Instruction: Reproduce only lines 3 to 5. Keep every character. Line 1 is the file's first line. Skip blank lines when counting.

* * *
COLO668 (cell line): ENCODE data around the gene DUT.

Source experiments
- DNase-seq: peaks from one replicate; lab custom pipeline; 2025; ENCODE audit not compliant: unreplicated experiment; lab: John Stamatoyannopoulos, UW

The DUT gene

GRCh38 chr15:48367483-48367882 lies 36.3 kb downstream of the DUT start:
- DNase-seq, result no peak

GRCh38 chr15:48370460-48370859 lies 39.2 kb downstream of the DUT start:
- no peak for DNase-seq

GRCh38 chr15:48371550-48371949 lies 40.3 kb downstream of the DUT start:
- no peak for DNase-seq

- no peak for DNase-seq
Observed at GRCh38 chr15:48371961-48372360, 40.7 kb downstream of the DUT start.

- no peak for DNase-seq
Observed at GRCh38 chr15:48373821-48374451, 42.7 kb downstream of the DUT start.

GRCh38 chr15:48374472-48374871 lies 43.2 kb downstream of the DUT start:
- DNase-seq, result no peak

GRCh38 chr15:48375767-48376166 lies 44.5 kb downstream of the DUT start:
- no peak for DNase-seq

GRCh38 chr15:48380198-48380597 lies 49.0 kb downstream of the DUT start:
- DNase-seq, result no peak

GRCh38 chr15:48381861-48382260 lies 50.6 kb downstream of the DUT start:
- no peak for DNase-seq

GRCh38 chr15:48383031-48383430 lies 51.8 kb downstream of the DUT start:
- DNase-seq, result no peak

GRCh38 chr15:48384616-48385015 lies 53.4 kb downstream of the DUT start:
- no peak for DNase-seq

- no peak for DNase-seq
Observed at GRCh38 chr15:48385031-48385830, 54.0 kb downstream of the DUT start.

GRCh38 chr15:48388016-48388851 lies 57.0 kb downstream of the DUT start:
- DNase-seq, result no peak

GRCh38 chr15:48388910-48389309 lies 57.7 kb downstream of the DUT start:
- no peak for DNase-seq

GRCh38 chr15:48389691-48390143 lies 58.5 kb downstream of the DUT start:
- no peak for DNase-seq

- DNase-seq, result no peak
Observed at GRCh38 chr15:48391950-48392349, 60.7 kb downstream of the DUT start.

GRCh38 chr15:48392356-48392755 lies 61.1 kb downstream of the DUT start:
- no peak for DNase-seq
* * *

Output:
- DNase-seq: peaks from one replicate; lab custom pipeline; 2025; ENCODE audit not compliant: unreplicated experiment; lab: John Stamatoyannopoulos, UW

The DUT gene

GRCh38 chr15:48367483-48367882 lies 36.3 kb downstream of the DUT start: